Benbow class: 1903-
The 'Jubilees' and 'Alfreds' suffered from not having the valve gear of the high- and low-pressure cylinders independently adjustable, a feature which had been proven in the 'Teutonics' and 'Dreadnoughts'. This was remedied in September 1903, when No. 1952 Benbow was fitted with the so-called 'duplex' reversing gear. The outside cylinders were fitted with separate sets of Joy valve gear and the original gear operated the inside cylinders only, both the outside and inside gears being separately adjustable. This was found to be most successful and all the 'Alfreds' were converted to 'Benbows' by the end of 1907; they generally ran with the low-pressure cylinders in full gear, while the high-pressure ones were notched up as required. The drawings for the modification were prepared in February 1903 and signed by Webb in March before the illness which led to his retirement; but Whale signed the 'Benbow' cab drawing on 23 July, the actual modification presumably being delayed pending his take-over. For some reason, no 'Jubilee' was ever modified in the same way. The bulky casing on the running plate ahead of the leading splasher hides the upper part of the outside valve gear, which had to be offset inwards to operate the valves, since they were not directly above the cylinders. The engine also has a Whale cab, with vertical handrail extending to the rear corners of the roof, a Whale tender (fitted to only a few 'Benbows'), Whale buffers front and rear, and a capuchon. In May 1921 No. 1974 Howe was fitted with a superheater: this was the only Webb comopund so treated and the locomotive remained in service until March 1928.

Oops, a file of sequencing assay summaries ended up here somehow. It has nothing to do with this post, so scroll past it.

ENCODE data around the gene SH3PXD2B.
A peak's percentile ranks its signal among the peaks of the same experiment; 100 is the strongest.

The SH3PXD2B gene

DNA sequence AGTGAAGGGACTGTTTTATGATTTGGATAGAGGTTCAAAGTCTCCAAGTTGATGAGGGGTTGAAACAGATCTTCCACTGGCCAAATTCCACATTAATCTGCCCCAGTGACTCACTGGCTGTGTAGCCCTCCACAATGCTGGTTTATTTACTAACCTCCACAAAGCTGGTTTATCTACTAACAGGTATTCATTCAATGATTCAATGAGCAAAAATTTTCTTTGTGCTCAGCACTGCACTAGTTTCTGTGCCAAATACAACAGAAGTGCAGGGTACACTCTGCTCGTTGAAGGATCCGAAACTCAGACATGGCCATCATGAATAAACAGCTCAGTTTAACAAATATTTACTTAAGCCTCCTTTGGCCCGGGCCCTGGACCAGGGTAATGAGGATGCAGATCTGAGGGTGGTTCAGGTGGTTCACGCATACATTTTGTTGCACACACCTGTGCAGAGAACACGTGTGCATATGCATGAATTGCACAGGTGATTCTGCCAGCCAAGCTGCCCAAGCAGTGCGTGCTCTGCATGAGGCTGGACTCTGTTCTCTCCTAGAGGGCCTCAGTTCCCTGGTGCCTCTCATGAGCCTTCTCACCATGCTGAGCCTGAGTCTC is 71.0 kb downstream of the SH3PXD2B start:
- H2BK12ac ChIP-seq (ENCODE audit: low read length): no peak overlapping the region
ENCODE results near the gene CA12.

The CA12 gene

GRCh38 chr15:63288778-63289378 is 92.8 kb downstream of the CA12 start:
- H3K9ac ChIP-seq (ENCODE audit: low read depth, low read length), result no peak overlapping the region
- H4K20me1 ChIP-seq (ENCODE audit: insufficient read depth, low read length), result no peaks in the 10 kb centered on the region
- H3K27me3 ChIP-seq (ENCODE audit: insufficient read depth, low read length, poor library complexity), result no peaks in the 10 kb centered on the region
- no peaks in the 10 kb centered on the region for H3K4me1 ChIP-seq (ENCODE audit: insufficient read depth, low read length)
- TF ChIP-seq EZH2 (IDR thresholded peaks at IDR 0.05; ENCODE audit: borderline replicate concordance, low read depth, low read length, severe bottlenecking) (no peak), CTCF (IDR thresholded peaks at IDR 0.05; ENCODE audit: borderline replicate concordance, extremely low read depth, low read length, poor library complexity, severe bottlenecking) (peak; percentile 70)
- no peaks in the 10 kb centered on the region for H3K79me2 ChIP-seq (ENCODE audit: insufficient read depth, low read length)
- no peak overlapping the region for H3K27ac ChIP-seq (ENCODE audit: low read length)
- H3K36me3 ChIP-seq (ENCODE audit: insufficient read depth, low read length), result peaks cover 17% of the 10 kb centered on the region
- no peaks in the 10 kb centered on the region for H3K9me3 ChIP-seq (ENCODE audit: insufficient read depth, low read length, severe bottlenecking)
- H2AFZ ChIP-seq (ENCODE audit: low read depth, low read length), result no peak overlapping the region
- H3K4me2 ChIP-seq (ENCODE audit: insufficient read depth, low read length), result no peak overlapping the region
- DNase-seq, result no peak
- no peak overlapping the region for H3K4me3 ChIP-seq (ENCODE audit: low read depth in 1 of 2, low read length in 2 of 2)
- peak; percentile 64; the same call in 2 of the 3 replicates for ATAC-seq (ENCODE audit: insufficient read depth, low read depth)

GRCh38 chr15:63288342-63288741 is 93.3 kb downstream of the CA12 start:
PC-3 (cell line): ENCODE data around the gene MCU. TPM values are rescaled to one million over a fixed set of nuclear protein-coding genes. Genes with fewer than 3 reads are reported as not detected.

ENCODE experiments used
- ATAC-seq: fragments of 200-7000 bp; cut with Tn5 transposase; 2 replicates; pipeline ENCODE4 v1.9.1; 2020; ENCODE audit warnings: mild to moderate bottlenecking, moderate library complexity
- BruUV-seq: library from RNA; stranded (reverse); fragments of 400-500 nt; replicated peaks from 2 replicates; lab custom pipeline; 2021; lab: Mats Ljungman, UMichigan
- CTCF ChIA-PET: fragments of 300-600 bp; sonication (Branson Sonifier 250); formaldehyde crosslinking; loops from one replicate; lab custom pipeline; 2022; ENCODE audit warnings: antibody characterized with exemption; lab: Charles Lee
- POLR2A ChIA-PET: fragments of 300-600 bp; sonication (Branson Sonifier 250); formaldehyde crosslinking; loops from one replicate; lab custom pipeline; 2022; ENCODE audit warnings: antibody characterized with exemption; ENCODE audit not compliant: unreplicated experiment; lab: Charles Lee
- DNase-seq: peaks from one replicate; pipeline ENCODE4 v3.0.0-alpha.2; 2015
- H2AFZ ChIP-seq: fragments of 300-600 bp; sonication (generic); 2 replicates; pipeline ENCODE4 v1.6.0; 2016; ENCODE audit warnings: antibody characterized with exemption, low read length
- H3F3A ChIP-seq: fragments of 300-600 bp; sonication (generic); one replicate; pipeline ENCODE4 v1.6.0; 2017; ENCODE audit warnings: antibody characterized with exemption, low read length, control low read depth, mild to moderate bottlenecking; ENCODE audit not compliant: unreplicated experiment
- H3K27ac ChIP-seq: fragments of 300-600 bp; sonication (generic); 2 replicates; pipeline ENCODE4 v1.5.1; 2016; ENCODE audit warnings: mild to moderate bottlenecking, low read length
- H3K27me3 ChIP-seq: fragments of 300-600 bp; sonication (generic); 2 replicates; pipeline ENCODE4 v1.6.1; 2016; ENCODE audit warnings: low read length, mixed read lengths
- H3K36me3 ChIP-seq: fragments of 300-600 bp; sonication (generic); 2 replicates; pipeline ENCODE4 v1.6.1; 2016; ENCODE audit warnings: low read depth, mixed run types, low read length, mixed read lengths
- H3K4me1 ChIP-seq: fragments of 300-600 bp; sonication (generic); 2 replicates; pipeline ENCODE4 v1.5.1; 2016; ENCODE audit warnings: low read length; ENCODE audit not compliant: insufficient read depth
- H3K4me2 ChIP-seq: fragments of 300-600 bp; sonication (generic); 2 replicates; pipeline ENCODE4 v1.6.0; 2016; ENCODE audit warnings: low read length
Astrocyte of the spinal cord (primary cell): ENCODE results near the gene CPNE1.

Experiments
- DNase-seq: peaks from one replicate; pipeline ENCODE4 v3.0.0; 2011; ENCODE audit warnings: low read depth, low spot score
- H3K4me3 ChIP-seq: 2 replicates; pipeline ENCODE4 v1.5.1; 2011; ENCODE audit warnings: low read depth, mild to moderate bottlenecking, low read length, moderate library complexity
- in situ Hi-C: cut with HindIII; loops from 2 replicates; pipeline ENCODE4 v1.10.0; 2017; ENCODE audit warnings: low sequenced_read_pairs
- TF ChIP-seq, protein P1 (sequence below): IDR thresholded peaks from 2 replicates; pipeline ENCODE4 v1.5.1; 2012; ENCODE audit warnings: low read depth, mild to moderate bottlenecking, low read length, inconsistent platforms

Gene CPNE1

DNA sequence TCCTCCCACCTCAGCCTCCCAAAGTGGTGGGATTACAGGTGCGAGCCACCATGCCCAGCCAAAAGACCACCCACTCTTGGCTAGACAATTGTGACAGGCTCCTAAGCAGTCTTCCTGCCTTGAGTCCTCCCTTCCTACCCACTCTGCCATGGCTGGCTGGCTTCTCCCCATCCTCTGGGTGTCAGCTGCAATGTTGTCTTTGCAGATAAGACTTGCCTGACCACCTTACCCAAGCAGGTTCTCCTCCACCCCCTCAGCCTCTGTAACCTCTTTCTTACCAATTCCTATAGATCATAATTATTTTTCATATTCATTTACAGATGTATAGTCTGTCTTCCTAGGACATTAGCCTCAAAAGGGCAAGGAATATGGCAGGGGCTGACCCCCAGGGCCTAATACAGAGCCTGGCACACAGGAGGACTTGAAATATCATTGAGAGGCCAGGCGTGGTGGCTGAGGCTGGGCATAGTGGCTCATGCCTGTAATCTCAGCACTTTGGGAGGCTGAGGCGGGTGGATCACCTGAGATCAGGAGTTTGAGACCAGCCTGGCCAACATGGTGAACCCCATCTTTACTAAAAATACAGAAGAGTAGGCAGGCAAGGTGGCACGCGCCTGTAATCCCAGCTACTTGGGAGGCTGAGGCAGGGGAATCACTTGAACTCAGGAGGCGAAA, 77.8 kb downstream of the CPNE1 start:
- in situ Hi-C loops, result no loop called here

Atkins, P. West coast 4-6-0s at work. 1981. Chap. 3